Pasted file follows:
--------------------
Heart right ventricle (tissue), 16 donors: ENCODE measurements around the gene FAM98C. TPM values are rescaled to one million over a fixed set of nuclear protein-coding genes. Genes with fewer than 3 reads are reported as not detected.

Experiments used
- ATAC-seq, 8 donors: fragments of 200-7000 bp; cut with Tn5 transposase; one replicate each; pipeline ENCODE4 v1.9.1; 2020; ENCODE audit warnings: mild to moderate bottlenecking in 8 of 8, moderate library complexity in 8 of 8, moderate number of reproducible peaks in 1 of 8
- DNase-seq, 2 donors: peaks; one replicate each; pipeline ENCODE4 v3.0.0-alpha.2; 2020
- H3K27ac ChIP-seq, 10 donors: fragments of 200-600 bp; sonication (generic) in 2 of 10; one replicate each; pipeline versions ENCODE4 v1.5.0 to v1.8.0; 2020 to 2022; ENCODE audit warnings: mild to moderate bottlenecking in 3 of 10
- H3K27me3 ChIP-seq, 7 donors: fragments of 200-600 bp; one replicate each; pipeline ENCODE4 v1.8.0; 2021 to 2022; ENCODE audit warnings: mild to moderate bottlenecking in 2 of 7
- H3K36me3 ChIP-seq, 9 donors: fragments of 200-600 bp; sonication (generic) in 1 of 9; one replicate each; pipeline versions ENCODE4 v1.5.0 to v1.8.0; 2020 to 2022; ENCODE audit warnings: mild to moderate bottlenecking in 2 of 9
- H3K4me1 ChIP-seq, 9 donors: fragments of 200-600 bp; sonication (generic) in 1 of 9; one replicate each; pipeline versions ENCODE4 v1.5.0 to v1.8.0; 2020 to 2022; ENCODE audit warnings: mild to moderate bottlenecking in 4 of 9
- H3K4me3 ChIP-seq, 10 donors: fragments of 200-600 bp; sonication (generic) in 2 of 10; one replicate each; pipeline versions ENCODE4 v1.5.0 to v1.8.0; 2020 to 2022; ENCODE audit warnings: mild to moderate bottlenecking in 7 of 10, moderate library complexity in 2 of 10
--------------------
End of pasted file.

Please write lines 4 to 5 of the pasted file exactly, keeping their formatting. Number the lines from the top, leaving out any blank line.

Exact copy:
- DNase-seq, 2 donors: peaks; one replicate each; pipeline ENCODE4 v3.0.0-alpha.2; 2020
- H3K27ac ChIP-seq, 10 donors: fragments of 200-600 bp; sonication (generic) in 2 of 10; one replicate each; pipeline versions ENCODE4 v1.5.0 to v1.8.0; 2020 to 2022; ENCODE audit warnings: mild to moderate bottlenecking in 3 of 10